Private Methods in ECMAScript 6 (ECMAScript 2015)

Georgi Razsolkov • May 12, 2020

In this short article I want to show you a cool trick about how to protect your methods in ES6 classes. All properties in ES6 classes are public and can be examined or modified outside the class.

//test.js
export class Test {
    print() {
        console.log('Hello!');
    }
}
//demo.js
import { Test } from './Test.js';

const test = new Test();
test.print(); //output: 'Hello!'

In the example above, print() is a public method and if you create an instance of Test class, you will be able to call it from everywhere.

Fortunately there is a way to 'hide' this method.

We will use Symbol() - cool Javascript feature which allows us to create a primitive data type of type Symbol.

Every value returned from Symbol() is unique.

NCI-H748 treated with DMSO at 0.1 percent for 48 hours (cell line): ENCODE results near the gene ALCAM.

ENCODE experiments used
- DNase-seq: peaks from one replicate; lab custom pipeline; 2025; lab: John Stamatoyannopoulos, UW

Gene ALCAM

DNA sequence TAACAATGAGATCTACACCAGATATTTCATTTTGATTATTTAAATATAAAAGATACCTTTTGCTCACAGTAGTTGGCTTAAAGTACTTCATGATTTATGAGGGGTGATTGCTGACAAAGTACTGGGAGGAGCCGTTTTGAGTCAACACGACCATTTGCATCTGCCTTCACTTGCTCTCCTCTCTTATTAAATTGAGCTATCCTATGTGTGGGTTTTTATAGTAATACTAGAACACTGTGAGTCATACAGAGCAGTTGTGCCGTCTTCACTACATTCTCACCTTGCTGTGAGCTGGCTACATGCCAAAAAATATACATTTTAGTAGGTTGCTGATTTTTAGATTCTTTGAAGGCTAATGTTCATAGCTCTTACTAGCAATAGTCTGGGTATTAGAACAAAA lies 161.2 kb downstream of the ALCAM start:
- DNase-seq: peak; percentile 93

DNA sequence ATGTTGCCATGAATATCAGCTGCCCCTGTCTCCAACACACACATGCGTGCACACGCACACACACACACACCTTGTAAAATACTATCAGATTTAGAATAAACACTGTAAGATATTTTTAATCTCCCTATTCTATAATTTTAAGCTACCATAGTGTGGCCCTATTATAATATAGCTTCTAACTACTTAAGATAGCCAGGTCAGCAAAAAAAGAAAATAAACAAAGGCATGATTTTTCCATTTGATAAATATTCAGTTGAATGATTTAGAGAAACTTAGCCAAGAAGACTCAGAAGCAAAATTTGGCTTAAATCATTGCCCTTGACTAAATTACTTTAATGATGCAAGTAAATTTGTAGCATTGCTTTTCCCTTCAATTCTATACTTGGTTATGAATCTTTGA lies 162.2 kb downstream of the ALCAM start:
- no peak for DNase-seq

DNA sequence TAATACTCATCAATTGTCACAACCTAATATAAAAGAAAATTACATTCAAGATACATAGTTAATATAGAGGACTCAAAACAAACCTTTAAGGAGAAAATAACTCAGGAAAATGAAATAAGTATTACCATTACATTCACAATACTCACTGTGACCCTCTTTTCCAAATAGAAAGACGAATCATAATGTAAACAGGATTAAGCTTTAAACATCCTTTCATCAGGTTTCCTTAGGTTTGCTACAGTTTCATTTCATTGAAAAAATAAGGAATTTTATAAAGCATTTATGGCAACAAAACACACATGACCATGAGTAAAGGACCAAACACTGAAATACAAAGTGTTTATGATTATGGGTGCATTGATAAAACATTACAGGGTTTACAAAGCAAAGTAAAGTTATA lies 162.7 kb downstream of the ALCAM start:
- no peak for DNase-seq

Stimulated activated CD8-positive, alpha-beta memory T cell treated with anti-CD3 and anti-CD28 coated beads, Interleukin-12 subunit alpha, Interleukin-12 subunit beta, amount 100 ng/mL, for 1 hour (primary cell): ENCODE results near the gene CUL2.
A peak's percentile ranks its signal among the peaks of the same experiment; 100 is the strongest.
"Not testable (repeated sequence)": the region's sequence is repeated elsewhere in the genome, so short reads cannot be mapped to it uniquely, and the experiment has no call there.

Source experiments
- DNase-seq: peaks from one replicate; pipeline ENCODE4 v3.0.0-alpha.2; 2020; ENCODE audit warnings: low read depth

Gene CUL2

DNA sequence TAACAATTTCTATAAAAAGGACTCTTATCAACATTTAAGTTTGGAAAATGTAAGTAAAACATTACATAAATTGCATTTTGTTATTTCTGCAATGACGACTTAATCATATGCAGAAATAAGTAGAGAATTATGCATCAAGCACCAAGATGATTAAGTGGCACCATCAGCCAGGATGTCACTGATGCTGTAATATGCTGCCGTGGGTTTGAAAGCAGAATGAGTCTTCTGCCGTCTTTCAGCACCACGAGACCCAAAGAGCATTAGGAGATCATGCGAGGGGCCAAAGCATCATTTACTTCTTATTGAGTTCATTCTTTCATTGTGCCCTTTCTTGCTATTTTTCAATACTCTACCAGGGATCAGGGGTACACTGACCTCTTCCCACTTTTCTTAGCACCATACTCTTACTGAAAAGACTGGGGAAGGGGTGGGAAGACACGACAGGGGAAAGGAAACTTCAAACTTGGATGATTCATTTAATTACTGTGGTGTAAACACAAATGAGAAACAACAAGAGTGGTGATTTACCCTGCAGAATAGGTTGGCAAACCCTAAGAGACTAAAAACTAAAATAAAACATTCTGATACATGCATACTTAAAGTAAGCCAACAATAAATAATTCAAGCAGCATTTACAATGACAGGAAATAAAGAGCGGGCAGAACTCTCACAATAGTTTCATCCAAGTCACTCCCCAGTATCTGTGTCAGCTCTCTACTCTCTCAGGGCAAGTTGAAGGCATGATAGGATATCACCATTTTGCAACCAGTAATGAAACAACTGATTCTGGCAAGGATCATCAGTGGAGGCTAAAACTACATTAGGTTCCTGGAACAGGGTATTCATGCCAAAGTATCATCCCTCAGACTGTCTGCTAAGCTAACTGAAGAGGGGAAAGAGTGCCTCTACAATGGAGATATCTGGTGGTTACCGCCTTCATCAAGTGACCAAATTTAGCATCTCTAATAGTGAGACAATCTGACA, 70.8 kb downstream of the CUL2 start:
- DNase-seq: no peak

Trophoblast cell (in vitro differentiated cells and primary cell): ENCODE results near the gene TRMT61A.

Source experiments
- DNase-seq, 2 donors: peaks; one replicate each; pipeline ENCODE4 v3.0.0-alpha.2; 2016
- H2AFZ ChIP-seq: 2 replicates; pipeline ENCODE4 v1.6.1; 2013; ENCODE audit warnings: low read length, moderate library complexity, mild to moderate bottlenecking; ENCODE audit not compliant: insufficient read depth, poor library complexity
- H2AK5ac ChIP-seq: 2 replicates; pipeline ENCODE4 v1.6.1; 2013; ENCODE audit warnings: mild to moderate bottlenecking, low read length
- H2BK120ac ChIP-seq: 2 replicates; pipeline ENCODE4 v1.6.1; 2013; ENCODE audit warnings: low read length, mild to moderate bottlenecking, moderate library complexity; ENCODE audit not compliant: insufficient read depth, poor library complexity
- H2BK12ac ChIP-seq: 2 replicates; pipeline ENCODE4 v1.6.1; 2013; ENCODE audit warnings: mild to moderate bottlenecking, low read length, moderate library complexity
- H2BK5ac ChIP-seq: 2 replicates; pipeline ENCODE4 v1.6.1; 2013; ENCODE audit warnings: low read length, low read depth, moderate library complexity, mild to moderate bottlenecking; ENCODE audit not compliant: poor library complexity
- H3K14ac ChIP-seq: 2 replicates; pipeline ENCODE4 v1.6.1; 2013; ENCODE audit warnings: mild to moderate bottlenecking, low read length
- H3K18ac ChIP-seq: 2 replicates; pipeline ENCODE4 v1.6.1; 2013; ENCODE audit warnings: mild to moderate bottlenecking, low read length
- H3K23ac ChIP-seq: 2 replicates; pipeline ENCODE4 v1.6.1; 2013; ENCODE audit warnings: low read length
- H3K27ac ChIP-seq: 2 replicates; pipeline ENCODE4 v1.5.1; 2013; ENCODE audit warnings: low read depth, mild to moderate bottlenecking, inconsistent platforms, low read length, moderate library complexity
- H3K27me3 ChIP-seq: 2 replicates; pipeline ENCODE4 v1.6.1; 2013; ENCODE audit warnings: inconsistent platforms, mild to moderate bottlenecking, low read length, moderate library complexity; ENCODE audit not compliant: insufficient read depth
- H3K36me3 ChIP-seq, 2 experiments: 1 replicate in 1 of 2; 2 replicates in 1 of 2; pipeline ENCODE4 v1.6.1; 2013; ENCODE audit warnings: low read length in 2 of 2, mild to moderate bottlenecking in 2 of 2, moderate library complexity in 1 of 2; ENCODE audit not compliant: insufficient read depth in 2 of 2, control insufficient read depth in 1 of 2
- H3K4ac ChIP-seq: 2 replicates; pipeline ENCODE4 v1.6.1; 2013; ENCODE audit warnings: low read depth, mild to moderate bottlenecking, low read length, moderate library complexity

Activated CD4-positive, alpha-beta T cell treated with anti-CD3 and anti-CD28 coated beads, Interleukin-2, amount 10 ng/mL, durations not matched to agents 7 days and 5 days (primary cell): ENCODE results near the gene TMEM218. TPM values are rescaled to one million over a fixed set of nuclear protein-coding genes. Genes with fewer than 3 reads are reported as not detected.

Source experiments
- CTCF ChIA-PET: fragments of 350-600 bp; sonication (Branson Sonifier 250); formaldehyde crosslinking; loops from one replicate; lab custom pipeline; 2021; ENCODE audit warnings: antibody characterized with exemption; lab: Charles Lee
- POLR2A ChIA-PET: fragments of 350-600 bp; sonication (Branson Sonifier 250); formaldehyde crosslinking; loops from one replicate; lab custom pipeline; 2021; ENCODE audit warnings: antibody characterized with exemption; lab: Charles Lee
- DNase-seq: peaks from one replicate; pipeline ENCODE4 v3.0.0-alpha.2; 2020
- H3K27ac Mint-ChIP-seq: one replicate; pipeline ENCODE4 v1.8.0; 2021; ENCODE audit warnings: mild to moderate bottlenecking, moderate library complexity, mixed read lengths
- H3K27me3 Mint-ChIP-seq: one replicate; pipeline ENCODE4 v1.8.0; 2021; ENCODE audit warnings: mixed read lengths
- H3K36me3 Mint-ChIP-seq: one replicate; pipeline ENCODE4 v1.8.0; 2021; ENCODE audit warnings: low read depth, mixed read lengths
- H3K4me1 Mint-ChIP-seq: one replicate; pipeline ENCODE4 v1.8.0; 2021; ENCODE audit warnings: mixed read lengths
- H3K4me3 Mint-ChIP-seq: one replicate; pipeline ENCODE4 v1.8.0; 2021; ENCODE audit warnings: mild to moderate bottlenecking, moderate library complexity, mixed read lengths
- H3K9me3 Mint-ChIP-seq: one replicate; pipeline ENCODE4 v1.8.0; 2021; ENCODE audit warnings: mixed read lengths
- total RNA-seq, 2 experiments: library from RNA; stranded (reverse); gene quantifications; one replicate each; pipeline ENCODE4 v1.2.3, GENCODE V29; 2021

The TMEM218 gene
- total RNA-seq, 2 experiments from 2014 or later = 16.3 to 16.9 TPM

console.log(Symbol('print') === Symbol('print'));
//output: false

So if we create Symbol, assign this Symbol to be a method name and export the class - the only place where you can access this method will be inside the file where the class is located. Outside of the file we don't have access to the Symbol, therefore we won't be able to call the method.

//Test.js
const PRINT = Symbol('print');

export class Test {
    [PRINT]() {
        console.log('Hello!');
    }
}

//const test = new Test();
//test[PRINT](); //output: 'Hello!'

//demo.js
import { Test } from './Test.js';
const PRINT = Symbol('print');

const test = new Test();
test[PRINT](); //output: error: Uncaught TypeError: test[PRINT] is not a function
test.print(); //output: error: Uncaught TypeError: test.print is not a function

There is an official proposal to include private class fields in ESNext, you can read more about this proposal here.